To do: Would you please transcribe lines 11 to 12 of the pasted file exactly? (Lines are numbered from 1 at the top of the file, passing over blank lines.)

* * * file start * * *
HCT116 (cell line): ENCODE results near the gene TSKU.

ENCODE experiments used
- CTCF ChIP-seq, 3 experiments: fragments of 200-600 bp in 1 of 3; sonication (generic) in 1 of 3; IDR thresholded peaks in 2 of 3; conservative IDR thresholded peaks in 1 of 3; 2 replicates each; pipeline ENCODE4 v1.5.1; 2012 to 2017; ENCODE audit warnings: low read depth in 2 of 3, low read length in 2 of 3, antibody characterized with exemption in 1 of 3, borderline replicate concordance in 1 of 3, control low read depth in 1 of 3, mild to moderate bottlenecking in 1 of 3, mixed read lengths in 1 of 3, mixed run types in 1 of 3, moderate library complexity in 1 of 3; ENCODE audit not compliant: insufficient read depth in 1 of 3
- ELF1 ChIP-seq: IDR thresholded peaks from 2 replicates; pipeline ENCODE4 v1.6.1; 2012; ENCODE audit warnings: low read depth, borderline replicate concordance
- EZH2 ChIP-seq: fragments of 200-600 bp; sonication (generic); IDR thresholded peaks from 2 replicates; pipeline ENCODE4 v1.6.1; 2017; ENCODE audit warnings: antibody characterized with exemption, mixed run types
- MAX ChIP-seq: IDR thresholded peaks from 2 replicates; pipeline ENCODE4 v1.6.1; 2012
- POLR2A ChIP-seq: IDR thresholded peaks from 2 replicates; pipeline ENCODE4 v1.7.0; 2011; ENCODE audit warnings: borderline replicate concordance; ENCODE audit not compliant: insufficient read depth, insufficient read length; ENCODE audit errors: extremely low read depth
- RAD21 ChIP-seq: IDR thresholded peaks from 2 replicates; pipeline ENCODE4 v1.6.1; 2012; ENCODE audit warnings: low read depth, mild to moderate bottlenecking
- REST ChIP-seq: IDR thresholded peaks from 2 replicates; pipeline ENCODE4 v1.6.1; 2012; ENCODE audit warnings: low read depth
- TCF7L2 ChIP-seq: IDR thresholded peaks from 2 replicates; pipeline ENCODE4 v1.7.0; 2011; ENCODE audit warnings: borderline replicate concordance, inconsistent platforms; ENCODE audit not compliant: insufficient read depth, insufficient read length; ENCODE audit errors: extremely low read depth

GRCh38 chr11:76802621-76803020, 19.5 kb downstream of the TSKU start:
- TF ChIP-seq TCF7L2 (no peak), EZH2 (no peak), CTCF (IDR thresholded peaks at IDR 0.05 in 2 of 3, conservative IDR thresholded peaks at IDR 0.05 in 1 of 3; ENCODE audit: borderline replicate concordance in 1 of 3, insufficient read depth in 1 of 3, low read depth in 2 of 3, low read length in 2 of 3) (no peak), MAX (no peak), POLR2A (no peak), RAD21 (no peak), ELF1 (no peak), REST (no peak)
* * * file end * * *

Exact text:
GRCh38 chr11:76802621-76803020, 19.5 kb downstream of the TSKU start:
- TF ChIP-seq TCF7L2 (no peak), EZH2 (no peak), CTCF (IDR thresholded peaks at IDR 0.05 in 2 of 3, conservative IDR thresholded peaks at IDR 0.05 in 1 of 3; ENCODE audit: borderline replicate concordance in 1 of 3, insufficient read depth in 1 of 3, low read depth in 2 of 3, low read length in 2 of 3) (no peak), MAX (no peak), POLR2A (no peak), RAD21 (no peak), ELF1 (no peak), REST (no peak)